Located about 6 km from Urgup, the Mustafapasa village (Sinasos: City of the Sun) is an old Greek village that fascinates its visitors with its history and culture, magnificent historical mosques, madrasas, churches, monasteries, stone houses and natural beauties. As a village awarded by the United Nations World Tourism Organization, it still preserves its former naturalness, and has approximately 1300 residents. Mustafapasa can be considered as one of the most natural villages of Cappadocia region.
History of Mustafapasa Village
Dating back to 9th century, the village was first known as Sinasos in ancient times, and there are about 200 registered buildings in the village from the Byzantine period, the Ottoman period, and the early Republican period.
When we have a quick look at the history of Mustafapasa, it is known that until the population exchange in 1924, it was a village where wealthy Orthodox Greeks selling wine and medicinal products lived and there were approximately 700 stone mansions.
With the exchange, the people of the village are sent to Greece and the Turkish population is settled in their place. In the following periods, stonework developed considerably. In fact, the architects of the period, according to rumors, came from the border of Mardin and Syria. With the similarity of the magnificent stone houses in Mardin and the stone houses of Mustafapaşa, this rumor seems to be quite strong.
Mustafapaşa is currently under protection by the Ministry of Culture and Tourism and was opened to tourism in 1981. There are 93 houses and about 30 historical churches and chapels in Mustafapaşa that we can see as cultural heritage.
Where does the name Mustafapasa come from?
Rumor has it that the name Mustafapasa comes from a high-ranking government official named Seyyid Mustafa Pasha. With the donations of fountains made by this person during his period, the water problem of the village was solved to a large extent and it was started to be called Mustafapasa.
Mustafapasa Top Things to Do & See
Located at the entrance of Mustafapasa and serving as a gift shop, Chez Ismail is also a frequent destination for visitors to the region. Here you can buy souvenirs and also learn about the area from Chez Ismail, who has a reputation for being extremely kind and hospitable.
Mehmet Sakirpasa Madrasa
Mehmet Şakirpaşa Madrasa is located in the square of Mustafapasa village. It was built in 1899, and is the most striking and most important Ottoman monument here. It’s worth to be seen. Today, the madrasa serves as the Cappadocia Vocational School.
Just across the madrasah are the Cami-i Kebir, the oldest mosque in the region, built in 1601, and the Sheikh Ali and Sipahi Mosque.
St. Nicholas Monastery
St. Nicholas Monastery is also one of the most impressive historical places of the region. The monastery, whose construction date is unknown, is partly masonry and partly carved into rock. Although most of it has been destroyed today, it is still worth seeing.
Constantine Helena Church
Constantine Helena Church, which is one of the basilica planned churches that is open to visitors and has been able to protect itself until today, is located close to the Mustafapasa square. As it can be understood from the inscription on the door of the church, the building was built in 1729 during the Ottoman period.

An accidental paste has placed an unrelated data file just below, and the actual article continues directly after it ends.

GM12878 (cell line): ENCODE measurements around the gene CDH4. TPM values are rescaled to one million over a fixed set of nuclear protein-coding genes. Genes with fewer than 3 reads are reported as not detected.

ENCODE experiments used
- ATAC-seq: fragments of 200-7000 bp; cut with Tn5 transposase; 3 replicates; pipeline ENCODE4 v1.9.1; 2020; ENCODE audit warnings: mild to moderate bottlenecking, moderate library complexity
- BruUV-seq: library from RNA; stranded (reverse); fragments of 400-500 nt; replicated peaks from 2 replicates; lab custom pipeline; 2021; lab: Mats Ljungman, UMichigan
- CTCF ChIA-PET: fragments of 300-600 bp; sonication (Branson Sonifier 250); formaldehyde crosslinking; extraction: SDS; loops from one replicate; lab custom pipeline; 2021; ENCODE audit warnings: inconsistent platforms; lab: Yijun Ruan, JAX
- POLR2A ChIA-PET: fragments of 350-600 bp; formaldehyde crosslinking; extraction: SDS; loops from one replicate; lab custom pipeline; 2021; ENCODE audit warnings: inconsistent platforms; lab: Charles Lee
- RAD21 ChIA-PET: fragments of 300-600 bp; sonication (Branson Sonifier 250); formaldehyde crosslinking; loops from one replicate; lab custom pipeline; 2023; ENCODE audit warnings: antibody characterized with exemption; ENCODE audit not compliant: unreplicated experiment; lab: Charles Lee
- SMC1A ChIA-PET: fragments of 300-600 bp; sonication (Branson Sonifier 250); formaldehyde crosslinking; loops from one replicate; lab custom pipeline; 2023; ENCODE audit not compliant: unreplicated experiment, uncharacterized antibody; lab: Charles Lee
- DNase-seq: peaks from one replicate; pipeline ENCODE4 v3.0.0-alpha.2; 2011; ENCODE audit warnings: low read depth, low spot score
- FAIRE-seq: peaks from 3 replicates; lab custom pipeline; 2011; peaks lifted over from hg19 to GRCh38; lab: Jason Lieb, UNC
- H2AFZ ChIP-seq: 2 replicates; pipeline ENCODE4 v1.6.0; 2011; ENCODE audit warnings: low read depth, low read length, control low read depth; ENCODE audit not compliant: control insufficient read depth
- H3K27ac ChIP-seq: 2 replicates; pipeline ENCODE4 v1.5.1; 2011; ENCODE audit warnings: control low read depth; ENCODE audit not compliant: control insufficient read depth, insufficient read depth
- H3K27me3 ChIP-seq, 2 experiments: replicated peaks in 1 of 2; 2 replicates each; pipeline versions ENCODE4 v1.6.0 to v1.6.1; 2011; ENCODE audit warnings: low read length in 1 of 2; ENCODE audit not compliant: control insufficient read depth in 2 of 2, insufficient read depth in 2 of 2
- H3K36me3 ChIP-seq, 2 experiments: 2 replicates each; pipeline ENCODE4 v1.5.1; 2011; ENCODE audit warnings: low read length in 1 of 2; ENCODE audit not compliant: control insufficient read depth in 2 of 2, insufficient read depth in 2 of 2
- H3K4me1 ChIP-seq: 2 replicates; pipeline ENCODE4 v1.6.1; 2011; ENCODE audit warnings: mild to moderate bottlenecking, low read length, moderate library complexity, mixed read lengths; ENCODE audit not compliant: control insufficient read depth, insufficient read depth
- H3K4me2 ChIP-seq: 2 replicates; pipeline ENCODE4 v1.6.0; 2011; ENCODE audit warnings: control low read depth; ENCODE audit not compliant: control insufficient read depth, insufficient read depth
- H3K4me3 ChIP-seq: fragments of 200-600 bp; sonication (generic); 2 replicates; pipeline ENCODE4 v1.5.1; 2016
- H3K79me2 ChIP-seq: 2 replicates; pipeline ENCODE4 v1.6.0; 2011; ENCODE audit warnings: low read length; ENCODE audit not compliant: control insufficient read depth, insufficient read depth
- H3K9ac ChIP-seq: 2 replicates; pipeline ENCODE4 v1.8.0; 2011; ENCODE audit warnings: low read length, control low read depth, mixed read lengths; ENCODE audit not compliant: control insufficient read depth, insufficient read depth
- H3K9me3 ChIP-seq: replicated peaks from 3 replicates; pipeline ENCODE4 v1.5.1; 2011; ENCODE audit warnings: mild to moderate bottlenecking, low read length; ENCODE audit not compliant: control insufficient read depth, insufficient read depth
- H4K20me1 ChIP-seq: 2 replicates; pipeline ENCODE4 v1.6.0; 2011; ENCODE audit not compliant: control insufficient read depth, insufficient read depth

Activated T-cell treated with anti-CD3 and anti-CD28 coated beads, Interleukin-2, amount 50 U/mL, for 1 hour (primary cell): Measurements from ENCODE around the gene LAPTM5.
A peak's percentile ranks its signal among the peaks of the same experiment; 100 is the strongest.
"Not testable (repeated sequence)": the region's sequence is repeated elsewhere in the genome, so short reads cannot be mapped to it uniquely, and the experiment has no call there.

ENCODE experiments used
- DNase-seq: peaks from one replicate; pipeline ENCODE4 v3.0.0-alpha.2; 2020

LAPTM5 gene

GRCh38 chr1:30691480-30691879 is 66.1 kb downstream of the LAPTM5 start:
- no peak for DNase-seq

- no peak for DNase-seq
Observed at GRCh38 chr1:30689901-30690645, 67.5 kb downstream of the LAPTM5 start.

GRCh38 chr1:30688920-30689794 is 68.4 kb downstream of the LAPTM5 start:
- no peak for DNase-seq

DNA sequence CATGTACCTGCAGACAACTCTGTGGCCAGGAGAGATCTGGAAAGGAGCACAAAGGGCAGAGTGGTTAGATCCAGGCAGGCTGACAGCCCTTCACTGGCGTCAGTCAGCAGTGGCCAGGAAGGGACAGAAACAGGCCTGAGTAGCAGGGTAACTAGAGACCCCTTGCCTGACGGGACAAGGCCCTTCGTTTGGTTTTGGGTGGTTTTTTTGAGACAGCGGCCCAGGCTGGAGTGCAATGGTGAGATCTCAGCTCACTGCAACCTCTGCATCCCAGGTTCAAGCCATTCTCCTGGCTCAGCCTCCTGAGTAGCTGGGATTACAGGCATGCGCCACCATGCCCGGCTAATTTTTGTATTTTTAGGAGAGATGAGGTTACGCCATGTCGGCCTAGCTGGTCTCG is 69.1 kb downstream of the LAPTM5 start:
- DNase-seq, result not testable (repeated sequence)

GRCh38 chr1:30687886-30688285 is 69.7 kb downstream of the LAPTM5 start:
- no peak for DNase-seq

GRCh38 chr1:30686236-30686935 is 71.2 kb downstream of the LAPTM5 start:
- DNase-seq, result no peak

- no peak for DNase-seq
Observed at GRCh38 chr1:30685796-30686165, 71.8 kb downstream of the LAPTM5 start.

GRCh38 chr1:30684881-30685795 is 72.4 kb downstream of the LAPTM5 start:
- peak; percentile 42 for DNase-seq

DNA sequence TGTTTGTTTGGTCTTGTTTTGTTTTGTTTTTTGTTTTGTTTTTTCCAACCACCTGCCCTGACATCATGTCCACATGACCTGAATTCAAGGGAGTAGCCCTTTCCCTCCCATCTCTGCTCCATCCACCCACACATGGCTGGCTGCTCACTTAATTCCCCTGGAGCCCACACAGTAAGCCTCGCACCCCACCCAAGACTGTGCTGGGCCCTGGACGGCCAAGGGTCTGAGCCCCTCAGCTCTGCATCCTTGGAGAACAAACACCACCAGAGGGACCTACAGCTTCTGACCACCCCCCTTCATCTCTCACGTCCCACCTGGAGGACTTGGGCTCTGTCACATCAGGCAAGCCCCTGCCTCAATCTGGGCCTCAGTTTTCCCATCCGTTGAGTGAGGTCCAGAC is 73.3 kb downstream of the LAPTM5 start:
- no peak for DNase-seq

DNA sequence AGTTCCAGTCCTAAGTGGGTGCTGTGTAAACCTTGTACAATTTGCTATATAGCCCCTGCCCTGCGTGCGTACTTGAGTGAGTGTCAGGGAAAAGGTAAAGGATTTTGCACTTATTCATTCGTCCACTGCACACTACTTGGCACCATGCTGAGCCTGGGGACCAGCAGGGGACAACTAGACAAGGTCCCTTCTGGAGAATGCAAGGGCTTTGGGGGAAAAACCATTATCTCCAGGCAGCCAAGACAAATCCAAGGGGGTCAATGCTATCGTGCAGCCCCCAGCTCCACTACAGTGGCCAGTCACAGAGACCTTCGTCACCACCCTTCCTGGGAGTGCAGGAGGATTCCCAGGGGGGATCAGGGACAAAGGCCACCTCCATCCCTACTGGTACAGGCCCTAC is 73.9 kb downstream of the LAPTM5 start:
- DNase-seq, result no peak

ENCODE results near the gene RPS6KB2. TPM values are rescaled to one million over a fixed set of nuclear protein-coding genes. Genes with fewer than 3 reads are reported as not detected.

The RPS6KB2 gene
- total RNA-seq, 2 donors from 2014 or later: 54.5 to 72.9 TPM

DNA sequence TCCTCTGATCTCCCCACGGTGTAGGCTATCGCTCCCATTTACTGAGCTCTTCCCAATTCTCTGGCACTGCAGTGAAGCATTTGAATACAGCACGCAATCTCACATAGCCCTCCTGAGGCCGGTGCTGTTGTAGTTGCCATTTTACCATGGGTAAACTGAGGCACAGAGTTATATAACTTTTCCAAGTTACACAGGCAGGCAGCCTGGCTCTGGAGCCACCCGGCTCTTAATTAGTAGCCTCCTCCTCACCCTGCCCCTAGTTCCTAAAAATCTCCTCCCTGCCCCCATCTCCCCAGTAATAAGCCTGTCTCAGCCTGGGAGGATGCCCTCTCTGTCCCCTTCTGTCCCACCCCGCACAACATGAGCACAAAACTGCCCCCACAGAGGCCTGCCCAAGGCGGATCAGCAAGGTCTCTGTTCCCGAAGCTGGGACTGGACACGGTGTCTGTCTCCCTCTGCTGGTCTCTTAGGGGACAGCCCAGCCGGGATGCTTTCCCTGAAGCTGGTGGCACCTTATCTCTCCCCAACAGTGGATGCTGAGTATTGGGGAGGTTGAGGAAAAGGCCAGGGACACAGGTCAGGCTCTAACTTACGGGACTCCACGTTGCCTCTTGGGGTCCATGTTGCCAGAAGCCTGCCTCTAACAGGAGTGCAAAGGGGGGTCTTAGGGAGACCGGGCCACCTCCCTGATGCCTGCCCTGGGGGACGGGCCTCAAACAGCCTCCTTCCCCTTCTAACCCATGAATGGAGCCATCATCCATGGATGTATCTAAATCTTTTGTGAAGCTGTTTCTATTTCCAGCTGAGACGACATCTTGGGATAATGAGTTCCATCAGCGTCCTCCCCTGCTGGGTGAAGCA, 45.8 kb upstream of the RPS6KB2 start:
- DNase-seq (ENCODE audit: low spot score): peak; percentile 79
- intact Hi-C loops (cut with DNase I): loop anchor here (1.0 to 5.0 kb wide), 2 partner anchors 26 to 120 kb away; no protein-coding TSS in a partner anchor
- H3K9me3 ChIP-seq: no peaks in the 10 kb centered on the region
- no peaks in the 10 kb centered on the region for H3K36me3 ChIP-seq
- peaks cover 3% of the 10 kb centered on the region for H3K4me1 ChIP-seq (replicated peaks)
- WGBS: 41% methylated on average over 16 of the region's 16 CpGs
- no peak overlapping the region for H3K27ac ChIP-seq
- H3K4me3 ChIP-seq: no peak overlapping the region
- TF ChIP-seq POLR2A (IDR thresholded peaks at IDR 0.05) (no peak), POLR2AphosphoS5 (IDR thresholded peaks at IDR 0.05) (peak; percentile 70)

Saint Basil’s Church
St. Vasilios Church, which is located near the Bey Creek Valley and was carved from the rock in the 19th century as Post-Byzantine, is one of the important historical monuments of Mustafapaşa. Inside the church, there are pictures of saints and apostles and a fresco of St. Yuannis.
St. Basil’s Chapel
The historical St. Basil’s Chapel, located in the west about 2 km from Mustafapasa, is impressive and worth seeing with its flat ceiling, two-nave chapel and rectangular planned architectural structure. In the apse of the nave, there are three Maltese pilgrims and palmettes with the names of the patriarchs. The large cross motif on the ceiling is also decorated with geometric and vegetal shapes.
Cappadocia Museum of Art and History – Doll Museum
This is a private museum located in Mustafapasa and housed in 150 years old mansion.
More than 2000 pieces of hand made dolls from Turkey and all over the world in their unique costumes, the wall paintings of Kostas Meletiyadis, the mansion’s historical star windows, yards, rooms, doors and accessories can be admired at the museum.
- Address: Yukari dist. Gazi Str. No: 6 Mustafapasa, Urgup, Cappadocia
- Tel: +90 384 353 52 21
Gomeda Valley is located in the west of Mustafapasa village along Urgup. The valley is known as “Small Ihlara”. Just like in Ihlara Valley, you will experience and enjoy variety of rock-cut houses and churches, shelters and a river running through the valley. Gomeda Valley is also called the “Devil’s Creek”, due to its pleasant trails with hollows, tunnels and dovecotes.
The 1,5 km hiking trail of the Gomeda Valley offers a different atmosphere for its guests. One of the caves has been used as a reservoir for rain water since ancient times, and it continues to be used to irrigate poplar trees, which can be seen frequently while walking.
When you continue through the valley, you’ll reach Uzengi valley, and the total hiking trail of these 2 valleys is 6 km.
Asmali Konak (Old Greek House)
The famous mansion (an old Greek house from 1800) in Mustafapasa is currently serves as a hotel and restaurant as the “Old Greek House”. Serving with 2 floors, 15 rooms and 32 beds, Asmalı Konak restaurant is also worth a try. It’s best known for partaking in Turkish TV series starring Nurgül Yeşilçay and Özcan Deniz.